Employers, educators collaborate to train, develop strong Region workforce
Businesses in Northwest Indiana that want high-quality employees aren’t just sitting back, putting up a “We’re Hiring” sign, and hoping someone knocks on their doors.
Employers are collaborating with educational institutions, governmental and nonprofit entities to ensure they can find the skilled and reliable workers they need to fill positions.
“There are a lot of jobs right here and now in Northwest Indiana,” said George Douglas, senior vice president at Indiana Beverage in Valparaiso. “And it doesn’t always take four years (of college) to get them.”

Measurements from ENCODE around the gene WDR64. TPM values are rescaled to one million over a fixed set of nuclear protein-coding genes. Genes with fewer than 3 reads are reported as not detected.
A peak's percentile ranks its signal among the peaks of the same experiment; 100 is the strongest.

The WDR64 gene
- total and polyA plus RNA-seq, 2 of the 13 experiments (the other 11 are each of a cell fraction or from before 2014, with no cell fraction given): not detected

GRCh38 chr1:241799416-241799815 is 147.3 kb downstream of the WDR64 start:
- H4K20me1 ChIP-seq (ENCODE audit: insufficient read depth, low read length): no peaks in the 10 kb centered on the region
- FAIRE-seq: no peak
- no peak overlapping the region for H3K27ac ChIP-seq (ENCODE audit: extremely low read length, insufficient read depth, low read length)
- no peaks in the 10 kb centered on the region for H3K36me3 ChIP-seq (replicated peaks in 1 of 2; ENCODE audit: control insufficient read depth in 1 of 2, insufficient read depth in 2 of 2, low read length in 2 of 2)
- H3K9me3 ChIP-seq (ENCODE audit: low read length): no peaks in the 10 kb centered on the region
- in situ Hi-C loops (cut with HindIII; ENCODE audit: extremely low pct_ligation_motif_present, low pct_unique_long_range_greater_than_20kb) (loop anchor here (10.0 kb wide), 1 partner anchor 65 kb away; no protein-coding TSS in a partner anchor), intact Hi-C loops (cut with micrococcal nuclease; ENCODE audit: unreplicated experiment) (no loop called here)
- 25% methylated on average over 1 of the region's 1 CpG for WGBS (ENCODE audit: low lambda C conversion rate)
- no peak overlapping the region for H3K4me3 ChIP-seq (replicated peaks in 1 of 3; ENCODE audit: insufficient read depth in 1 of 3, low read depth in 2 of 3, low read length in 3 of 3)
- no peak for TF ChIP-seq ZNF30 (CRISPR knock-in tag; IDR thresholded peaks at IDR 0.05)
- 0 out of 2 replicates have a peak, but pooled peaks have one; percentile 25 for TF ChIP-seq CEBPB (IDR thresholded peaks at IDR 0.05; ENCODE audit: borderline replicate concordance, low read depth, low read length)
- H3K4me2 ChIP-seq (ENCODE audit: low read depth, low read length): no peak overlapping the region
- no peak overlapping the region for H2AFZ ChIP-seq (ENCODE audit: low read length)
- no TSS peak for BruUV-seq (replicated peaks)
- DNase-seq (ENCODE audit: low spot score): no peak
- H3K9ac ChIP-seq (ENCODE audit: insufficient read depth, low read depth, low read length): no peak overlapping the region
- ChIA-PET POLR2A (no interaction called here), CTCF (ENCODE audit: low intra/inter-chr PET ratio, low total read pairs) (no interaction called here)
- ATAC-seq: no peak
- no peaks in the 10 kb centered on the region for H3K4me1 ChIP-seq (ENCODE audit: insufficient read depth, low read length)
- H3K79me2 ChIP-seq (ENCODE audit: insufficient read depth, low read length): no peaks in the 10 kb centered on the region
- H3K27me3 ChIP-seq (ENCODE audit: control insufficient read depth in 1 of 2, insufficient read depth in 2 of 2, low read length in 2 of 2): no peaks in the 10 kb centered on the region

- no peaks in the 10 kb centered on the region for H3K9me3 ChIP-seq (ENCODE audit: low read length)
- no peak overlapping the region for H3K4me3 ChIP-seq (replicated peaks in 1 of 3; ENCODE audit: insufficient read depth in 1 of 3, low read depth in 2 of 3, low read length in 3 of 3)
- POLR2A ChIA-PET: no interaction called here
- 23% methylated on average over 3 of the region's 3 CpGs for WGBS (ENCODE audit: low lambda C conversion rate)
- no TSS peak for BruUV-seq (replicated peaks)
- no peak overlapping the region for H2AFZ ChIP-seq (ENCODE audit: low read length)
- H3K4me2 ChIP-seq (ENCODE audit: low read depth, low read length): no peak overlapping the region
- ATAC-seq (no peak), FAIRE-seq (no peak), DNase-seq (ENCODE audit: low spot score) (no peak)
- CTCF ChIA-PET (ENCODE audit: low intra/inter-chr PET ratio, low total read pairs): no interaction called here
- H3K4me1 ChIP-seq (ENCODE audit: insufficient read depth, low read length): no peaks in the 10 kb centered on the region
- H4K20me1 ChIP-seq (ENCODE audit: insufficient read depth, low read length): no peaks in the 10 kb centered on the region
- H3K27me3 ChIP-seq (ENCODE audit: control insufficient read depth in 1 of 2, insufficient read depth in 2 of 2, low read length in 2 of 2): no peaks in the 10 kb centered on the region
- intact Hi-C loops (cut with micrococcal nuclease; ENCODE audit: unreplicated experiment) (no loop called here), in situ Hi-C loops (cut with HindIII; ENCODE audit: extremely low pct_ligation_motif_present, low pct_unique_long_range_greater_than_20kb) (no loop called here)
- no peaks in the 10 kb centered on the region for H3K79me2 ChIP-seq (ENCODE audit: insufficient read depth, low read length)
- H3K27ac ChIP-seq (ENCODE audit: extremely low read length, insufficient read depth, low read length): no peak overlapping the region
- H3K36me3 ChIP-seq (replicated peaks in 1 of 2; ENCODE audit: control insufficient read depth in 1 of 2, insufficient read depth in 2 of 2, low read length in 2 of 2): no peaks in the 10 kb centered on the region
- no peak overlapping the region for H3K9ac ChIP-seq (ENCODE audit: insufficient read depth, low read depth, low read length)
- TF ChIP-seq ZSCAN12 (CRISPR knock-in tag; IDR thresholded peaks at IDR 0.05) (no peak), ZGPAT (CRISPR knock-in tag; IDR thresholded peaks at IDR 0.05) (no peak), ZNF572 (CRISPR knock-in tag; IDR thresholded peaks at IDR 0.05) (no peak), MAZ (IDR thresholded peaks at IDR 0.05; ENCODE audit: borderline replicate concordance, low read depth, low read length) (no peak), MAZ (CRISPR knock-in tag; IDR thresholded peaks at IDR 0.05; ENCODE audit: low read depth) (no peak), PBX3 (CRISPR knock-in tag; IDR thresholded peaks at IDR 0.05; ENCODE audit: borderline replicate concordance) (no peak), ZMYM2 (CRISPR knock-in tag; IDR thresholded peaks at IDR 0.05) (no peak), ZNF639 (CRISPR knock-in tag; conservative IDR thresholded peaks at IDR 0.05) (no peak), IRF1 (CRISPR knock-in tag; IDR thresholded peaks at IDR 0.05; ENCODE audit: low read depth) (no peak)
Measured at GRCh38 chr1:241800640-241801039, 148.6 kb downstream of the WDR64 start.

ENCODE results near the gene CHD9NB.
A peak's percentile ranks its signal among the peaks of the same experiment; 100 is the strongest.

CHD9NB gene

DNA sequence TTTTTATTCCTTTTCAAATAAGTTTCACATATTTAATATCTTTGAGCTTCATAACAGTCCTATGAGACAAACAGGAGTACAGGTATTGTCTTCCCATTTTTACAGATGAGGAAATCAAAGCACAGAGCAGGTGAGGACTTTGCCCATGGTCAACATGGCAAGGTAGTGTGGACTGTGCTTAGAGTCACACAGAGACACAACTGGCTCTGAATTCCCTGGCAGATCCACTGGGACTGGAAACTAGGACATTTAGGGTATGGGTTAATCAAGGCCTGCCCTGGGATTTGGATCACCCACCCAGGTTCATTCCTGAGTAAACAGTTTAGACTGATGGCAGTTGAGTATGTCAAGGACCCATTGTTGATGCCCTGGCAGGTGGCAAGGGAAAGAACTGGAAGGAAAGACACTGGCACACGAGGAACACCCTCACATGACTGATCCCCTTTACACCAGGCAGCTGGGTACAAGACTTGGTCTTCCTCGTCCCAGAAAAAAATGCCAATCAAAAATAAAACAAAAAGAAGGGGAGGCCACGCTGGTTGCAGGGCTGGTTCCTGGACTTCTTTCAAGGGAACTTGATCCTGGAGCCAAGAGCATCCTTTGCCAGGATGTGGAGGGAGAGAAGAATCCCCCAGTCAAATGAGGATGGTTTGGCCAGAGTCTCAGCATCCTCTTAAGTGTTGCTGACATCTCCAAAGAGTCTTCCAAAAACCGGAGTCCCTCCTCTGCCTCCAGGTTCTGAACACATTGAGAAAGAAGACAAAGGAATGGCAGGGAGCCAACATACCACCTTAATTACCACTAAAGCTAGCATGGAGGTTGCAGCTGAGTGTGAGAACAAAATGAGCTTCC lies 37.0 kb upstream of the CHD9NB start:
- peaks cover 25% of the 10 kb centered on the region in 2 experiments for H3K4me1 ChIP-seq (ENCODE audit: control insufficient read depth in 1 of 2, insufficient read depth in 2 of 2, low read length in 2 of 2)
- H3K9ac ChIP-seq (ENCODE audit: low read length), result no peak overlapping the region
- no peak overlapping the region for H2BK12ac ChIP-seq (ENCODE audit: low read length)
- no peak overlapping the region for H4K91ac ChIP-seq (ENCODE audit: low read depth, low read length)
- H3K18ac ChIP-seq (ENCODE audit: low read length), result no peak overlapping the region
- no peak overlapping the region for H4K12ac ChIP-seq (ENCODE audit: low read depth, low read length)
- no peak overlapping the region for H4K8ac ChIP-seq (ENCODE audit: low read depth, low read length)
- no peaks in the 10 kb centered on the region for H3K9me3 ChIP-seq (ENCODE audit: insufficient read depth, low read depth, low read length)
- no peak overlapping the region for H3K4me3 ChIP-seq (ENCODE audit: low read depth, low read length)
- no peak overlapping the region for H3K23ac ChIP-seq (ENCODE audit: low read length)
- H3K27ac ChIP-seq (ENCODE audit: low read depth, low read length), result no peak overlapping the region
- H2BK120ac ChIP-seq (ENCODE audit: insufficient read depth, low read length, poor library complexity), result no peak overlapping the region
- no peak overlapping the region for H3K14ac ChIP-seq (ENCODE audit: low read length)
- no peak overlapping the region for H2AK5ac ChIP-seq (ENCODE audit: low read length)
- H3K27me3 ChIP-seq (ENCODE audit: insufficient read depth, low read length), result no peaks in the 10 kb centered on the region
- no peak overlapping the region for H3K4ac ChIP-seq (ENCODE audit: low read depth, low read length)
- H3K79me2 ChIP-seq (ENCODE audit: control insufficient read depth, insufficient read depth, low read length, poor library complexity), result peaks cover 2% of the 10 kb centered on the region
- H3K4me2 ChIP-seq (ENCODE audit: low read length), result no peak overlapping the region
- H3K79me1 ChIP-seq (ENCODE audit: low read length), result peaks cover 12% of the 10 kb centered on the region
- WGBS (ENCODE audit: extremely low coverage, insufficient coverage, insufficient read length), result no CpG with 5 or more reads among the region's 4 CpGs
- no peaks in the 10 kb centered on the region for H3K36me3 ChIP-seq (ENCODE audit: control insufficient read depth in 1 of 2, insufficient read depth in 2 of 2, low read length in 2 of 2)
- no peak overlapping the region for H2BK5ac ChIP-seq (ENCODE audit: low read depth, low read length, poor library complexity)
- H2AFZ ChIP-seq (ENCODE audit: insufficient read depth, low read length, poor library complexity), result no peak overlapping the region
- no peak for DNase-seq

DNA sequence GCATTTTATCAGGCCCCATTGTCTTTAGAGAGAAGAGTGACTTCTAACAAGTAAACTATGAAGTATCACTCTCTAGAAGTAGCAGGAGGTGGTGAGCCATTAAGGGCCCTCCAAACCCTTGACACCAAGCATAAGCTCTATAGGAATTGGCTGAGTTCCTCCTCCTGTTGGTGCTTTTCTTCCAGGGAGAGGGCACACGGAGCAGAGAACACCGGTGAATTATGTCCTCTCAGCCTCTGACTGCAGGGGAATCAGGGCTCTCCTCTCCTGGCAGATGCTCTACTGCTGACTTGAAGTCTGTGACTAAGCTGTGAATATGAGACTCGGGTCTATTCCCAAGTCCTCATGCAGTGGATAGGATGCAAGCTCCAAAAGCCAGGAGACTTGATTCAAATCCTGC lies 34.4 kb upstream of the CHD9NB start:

One of the entities working to prepare students for college and careers is the Center of Workforce Innovations in Valparaiso. The nonprofit is dedicated to helping employers find skilled employees or to provide additional training for current employees. It also helps jobseekers to pursue training or find jobs.
“We mostly promote workforce development as part of an overall economic development strategy,” said Roy Vanderford, director of strategic solutions for the center.
Vanderford emphasizes that jobseekers might not need a four-year college degree but are likely going to need some type of training after high school to obtain a higher-paying position with advancement potential.
“Our message to all students is that you’re going to need certification or a credential in some form beyond high school to access higher wages,” he said.
For some students, just showing a business they know the basics of being a good employee can help them land a job. To that end, WorkOne Northwest Indiana is working with high schools to offer a Work Ethic Certificate for seniors.